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Industry players should be willing to accept interns

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Senior lecturer, Department of Economics,UG, Dr Priscilla Twumasi Baffour Senior lecturer, Department of Economics,UG, Dr Priscilla Twumasi Baffour

Companies want experienced graduates but are not willing to accept interns

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Agriculture capable of contributing heavily to GDP

A senior lecturer at the Department of Economics, University of Ghana Dr Priscilla Twumasi Baffour has called on industry players to join in the agenda of grooming young people in preparation for the world of work.

The struggle for jobs in Ghana is almost directly proportional to the struggle many students and young people go through to get internship opportunities whiles in school. Most students are either being rejected or become redundant at the various companies they intern with, a situation she described as unfortunate.

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Speaking at KPMG post-2022 Budget Forum in Accra on Monday, November 22 she said, “Sadly, you don’t find industry willing to accept our students for internship opportunities, why is it that people are willing to work for free but the industry is not prepared? I think it is time we change that culture.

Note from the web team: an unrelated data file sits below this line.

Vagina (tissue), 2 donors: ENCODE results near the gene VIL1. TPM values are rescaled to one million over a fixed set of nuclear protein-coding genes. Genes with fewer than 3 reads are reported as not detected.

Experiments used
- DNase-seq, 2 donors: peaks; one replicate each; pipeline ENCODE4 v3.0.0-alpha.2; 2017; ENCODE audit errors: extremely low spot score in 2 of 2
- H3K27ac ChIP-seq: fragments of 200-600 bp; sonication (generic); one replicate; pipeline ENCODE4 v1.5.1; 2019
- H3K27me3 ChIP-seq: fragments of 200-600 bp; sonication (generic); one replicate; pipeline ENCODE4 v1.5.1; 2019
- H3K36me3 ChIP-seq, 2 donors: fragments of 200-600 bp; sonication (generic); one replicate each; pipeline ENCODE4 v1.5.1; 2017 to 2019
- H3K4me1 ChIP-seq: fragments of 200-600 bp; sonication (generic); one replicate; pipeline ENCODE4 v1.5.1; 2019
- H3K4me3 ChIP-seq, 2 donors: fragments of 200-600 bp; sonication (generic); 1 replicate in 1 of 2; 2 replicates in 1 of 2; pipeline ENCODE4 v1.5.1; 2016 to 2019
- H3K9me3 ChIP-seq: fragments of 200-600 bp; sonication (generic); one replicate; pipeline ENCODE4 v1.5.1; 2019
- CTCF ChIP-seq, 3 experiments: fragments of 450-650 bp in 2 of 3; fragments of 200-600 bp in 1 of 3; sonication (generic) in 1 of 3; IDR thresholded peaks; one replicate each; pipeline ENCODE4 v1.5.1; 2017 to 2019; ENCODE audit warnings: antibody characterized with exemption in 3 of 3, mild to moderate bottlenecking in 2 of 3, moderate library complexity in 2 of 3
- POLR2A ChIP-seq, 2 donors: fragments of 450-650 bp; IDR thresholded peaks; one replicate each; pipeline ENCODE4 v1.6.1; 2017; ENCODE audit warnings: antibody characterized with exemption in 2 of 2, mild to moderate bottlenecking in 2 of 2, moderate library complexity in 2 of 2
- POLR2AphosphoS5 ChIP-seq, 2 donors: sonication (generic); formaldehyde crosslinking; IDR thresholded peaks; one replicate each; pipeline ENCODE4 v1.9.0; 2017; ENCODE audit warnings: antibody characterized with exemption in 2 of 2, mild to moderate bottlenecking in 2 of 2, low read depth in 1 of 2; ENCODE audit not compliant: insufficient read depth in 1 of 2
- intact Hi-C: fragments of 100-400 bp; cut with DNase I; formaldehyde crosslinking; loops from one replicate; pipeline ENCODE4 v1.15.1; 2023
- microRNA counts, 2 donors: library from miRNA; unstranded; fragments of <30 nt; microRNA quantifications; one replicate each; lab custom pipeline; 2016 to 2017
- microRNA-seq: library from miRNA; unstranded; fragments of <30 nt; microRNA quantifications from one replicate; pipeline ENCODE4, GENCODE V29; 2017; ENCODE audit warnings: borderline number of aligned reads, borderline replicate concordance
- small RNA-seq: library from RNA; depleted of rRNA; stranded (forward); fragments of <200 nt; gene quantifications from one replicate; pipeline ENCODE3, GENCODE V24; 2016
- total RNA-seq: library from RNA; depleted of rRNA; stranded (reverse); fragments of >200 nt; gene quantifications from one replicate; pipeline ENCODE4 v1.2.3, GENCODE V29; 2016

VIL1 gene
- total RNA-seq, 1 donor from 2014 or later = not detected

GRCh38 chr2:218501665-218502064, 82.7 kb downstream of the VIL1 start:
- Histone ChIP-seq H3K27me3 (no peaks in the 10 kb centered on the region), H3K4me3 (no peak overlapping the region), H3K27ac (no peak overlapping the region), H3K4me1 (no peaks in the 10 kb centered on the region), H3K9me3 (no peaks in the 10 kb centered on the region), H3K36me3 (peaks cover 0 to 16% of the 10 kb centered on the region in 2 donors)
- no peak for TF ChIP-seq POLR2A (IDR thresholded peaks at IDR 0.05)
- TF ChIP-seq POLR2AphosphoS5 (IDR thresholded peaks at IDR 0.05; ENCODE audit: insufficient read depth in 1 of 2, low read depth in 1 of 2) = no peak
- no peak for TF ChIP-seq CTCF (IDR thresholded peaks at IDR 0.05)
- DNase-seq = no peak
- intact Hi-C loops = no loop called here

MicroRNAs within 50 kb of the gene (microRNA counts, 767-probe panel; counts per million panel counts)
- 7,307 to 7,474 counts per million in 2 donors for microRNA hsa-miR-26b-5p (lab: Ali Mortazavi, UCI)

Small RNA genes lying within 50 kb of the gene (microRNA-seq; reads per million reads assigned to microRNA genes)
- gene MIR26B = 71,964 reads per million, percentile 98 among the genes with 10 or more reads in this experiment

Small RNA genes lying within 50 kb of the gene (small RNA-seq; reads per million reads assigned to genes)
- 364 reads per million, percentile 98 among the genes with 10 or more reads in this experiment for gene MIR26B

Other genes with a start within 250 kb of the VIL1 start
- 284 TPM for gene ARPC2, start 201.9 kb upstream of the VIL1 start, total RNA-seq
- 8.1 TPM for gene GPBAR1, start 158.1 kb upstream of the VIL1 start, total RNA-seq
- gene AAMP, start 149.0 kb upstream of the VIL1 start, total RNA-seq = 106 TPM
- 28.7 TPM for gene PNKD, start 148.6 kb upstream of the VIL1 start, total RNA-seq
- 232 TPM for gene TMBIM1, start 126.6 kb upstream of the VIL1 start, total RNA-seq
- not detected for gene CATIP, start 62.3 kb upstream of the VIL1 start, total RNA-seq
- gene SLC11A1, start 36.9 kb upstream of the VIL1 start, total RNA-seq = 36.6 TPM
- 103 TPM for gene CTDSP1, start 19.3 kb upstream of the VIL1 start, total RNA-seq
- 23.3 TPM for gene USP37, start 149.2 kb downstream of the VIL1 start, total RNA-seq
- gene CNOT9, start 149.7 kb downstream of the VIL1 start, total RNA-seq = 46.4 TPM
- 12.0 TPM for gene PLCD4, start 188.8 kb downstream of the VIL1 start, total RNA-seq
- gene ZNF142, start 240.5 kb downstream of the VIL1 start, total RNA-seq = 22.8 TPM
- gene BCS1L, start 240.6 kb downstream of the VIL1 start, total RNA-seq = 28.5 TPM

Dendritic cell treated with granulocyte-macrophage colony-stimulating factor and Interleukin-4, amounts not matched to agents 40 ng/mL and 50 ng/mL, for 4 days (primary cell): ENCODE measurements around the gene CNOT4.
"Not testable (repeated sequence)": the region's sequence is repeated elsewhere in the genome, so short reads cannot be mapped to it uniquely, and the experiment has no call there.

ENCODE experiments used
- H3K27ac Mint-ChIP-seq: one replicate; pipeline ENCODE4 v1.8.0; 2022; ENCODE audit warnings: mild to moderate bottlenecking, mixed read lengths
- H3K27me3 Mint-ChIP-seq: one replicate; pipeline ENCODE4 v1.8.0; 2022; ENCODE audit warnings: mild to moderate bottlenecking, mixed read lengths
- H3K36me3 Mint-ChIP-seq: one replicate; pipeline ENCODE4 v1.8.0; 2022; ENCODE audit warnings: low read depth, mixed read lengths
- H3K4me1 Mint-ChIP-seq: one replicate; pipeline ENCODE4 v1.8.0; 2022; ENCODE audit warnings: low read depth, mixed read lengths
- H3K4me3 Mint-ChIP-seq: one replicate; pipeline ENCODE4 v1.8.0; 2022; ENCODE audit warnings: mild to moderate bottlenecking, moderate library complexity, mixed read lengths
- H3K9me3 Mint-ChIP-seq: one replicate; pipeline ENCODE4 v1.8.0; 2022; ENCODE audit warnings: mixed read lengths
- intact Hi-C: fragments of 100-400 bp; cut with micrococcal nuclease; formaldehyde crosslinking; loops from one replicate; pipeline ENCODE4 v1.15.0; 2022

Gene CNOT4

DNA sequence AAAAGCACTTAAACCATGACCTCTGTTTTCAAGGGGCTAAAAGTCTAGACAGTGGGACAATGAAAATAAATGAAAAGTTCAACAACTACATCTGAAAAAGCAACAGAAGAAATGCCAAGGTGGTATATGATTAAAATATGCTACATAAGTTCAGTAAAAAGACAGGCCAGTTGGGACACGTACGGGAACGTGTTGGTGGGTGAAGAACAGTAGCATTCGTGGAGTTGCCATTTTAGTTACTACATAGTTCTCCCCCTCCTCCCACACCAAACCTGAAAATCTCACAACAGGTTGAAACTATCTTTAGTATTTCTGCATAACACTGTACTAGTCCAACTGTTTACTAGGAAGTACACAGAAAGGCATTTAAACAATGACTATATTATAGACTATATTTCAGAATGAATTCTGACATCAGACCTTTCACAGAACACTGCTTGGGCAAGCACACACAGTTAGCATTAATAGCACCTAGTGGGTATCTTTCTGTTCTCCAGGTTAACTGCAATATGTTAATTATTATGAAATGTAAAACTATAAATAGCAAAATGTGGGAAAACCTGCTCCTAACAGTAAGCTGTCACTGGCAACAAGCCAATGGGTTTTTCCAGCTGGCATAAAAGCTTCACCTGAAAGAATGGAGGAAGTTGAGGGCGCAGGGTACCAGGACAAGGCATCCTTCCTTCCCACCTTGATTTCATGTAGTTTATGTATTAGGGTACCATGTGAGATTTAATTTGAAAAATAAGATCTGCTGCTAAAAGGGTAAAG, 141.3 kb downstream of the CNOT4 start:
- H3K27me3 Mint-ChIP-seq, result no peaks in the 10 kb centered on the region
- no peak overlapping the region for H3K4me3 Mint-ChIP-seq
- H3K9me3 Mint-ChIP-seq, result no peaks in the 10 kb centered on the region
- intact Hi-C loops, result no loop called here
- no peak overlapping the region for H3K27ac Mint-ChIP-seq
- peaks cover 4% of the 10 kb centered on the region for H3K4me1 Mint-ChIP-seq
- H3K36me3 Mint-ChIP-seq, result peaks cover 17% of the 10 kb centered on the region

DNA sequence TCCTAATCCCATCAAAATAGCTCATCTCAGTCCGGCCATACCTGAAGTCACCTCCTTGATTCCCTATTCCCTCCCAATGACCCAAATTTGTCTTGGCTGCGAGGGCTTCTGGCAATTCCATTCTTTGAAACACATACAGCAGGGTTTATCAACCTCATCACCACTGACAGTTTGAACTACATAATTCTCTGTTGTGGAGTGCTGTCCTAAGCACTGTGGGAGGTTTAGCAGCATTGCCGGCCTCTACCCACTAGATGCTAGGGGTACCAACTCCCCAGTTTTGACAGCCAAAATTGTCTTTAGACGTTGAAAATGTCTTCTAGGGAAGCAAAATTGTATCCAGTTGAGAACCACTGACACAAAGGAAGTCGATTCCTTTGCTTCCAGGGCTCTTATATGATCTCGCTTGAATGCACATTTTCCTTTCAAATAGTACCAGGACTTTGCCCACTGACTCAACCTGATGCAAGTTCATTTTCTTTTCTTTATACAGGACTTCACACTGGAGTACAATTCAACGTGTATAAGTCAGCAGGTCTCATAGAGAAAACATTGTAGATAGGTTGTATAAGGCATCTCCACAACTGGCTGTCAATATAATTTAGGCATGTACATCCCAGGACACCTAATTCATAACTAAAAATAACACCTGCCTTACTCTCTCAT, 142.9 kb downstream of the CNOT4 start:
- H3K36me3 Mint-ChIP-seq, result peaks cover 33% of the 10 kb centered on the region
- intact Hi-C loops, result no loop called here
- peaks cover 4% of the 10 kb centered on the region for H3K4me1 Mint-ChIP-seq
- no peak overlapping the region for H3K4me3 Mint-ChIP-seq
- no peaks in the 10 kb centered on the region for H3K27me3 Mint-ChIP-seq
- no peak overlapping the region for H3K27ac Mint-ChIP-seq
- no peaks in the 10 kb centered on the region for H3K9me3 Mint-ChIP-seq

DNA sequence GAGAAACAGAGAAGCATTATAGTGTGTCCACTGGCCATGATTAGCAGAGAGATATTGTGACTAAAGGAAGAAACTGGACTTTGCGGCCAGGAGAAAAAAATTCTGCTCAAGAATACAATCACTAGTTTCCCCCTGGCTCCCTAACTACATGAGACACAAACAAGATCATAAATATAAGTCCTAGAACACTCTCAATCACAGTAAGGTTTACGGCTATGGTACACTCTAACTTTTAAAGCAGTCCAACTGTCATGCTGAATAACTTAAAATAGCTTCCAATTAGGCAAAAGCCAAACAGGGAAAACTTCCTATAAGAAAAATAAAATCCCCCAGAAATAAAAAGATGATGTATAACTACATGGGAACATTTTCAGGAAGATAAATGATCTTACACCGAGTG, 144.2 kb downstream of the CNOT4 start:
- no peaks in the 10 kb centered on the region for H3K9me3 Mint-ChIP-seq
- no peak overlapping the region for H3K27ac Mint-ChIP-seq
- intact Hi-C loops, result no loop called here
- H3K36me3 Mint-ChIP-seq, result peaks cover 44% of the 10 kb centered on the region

Industry complains that most of our students are not prepared for the world of work but the reality is that yes if KPMG needs one, and a first-class student from the Business School who has also passed their CA and is a Chartered Accountant, he or she needs some level of experience to be able to fit “.

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According to her, inasmuch as the tertiary institutions are training and equipping people to become malleable and adapt to societal trends and issues, industry players ought to give an opportunity to people to experiment and get on-the-job skills to help them going forward.

She, however, laments the unattractiveness of the agriculture sector stating that government should put measures in place to create an enabling environment for young people to consider it a worthy venture.

Research by the Ghana Statistical Service has shown that the average age of a farmer in Ghana is between 40 to 50 years. This, she described as alarming and a clear indication that the youth are not interested in agriculture. She believes the agriculture sector has a lot of untapped potentials which when leveraged can make a substantive addition to Ghana’s GDP.

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